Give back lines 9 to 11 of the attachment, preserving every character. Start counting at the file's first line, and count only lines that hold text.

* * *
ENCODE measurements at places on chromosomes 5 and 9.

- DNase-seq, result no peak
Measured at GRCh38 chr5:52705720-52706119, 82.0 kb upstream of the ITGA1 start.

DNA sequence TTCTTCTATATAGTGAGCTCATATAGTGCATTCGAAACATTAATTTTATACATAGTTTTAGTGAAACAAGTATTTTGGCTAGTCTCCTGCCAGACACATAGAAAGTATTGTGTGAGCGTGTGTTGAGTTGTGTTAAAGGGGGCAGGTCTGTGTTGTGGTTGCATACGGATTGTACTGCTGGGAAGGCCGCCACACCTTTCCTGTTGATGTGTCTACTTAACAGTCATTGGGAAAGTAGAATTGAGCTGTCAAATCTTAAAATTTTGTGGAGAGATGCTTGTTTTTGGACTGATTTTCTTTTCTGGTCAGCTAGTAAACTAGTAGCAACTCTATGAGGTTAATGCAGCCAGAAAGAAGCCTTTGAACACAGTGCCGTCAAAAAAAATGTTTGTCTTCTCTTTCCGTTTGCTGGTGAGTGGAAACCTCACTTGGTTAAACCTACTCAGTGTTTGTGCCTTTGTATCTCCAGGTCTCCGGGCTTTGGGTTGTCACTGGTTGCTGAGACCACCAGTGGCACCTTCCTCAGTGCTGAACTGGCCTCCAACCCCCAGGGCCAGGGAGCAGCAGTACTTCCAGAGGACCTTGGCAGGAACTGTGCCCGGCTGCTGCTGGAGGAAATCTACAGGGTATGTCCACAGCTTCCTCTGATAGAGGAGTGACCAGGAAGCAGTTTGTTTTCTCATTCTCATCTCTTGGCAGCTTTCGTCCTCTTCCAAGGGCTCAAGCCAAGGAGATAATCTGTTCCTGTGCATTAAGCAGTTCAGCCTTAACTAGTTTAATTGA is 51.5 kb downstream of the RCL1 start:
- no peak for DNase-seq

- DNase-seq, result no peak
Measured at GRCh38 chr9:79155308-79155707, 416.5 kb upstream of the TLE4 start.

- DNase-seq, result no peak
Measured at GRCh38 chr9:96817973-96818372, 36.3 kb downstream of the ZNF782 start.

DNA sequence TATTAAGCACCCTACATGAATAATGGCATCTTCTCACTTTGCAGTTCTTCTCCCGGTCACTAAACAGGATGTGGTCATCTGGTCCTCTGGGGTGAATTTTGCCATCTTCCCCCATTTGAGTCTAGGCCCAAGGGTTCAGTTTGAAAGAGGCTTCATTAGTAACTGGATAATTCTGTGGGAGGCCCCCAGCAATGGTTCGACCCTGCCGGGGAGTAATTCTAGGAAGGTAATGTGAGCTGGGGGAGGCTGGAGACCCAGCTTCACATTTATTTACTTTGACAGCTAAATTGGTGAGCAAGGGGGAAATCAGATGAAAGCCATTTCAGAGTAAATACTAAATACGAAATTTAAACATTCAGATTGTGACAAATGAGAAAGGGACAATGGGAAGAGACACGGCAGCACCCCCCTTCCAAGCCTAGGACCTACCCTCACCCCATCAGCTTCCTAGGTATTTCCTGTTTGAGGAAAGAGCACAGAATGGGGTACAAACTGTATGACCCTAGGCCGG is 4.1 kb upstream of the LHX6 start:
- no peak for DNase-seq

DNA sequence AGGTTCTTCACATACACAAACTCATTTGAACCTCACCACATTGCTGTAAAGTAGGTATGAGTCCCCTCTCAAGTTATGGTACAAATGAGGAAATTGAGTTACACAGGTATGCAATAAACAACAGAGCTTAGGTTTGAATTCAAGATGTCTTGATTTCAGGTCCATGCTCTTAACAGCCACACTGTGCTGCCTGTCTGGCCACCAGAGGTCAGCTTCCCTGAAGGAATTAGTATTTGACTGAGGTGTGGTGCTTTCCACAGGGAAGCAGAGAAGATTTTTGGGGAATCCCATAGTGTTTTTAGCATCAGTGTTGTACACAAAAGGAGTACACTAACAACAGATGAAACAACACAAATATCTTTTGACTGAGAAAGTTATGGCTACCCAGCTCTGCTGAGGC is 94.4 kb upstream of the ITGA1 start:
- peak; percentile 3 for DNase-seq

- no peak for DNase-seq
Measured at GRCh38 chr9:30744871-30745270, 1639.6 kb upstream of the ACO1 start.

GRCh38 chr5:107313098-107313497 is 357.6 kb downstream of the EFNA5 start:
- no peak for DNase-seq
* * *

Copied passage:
Measured at GRCh38 chr9:96817973-96818372, 36.3 kb downstream of the ZNF782 start.

DNA sequence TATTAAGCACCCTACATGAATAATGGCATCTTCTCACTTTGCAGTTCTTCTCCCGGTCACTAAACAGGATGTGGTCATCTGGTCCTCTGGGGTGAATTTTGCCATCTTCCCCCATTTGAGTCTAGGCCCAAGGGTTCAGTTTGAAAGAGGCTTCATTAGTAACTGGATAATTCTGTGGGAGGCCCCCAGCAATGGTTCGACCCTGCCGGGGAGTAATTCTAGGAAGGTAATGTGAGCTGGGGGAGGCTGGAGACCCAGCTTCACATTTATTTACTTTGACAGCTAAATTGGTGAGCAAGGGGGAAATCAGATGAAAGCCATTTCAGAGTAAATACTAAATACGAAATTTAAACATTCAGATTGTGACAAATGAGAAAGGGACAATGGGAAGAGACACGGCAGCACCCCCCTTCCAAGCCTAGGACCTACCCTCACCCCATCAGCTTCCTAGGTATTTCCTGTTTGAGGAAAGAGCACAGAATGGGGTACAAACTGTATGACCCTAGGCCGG is 4.1 kb upstream of the LHX6 start:
- no peak for DNase-seq